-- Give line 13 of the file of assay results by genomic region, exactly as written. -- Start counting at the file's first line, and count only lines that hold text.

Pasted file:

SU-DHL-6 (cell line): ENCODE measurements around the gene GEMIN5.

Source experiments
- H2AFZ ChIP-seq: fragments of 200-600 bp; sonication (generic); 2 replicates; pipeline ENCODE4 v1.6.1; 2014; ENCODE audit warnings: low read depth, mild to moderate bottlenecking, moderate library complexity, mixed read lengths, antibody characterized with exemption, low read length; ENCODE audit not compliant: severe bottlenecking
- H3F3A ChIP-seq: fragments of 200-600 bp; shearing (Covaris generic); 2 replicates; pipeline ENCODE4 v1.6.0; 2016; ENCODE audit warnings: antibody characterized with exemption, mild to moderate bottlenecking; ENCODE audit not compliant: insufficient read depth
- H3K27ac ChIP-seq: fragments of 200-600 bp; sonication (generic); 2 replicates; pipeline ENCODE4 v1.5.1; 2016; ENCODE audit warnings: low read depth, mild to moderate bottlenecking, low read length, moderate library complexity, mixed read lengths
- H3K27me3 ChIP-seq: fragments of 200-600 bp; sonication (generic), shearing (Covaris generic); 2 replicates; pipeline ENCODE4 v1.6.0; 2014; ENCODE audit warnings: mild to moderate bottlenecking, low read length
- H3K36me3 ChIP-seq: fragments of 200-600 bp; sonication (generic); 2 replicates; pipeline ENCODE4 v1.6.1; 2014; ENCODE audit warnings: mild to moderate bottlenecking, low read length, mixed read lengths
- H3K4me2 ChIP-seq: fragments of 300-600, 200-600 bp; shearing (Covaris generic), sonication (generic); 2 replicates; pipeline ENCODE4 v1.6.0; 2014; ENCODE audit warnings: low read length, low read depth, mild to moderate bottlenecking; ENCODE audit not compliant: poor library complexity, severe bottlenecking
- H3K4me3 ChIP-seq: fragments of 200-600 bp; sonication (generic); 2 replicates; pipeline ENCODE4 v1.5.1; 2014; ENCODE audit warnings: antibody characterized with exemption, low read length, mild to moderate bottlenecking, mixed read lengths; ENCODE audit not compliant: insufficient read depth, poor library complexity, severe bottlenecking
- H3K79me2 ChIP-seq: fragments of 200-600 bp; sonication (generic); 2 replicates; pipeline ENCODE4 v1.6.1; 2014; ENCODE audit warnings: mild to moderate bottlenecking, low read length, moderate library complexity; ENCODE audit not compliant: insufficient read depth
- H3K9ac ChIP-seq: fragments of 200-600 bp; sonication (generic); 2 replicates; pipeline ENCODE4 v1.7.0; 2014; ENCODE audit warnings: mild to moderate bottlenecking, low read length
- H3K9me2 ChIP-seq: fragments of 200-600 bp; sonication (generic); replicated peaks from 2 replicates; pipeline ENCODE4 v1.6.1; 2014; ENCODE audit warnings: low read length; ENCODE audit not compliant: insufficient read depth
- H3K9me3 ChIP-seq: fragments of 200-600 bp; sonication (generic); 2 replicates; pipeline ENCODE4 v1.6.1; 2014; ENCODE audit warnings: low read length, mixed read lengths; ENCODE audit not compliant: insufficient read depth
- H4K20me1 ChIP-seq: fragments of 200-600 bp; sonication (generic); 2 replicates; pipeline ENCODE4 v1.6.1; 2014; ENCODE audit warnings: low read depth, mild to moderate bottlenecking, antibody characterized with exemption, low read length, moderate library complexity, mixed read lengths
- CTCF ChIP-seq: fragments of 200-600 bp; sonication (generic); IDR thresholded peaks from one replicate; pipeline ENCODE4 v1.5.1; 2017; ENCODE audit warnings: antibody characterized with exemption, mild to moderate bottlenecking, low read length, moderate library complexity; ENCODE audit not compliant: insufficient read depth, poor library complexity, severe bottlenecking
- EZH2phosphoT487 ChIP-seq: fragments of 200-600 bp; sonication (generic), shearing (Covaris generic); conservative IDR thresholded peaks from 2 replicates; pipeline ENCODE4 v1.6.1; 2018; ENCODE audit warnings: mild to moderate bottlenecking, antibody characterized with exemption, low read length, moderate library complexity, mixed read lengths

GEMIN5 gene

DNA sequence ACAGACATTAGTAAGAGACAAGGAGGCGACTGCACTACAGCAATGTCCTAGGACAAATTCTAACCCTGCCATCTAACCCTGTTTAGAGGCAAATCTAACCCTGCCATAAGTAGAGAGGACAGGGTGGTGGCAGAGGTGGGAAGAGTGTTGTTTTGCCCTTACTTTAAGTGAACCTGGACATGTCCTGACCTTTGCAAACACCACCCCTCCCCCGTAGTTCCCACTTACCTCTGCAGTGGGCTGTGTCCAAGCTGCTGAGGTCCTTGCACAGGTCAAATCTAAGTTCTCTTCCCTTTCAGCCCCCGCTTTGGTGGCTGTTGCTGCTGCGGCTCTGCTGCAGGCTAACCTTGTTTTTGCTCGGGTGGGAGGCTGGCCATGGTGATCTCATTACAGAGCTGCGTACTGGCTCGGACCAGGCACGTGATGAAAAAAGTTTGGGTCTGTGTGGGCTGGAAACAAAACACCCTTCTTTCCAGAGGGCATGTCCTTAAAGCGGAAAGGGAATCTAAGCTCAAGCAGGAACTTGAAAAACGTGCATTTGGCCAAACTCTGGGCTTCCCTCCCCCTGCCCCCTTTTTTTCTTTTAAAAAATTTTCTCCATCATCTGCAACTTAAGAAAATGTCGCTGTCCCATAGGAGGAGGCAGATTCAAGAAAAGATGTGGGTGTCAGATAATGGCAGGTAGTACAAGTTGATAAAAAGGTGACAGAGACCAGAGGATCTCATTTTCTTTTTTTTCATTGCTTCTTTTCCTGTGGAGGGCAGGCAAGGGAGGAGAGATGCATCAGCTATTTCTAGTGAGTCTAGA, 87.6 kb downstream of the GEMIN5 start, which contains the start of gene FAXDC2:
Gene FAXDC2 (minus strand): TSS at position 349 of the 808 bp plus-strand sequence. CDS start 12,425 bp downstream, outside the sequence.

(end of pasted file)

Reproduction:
- H3K9me3 ChIP-seq: fragments of 200-600 bp; sonication (generic); 2 replicates; pipeline ENCODE4 v1.6.1; 2014; ENCODE audit warnings: low read length, mixed read lengths; ENCODE audit not compliant: insufficient read depth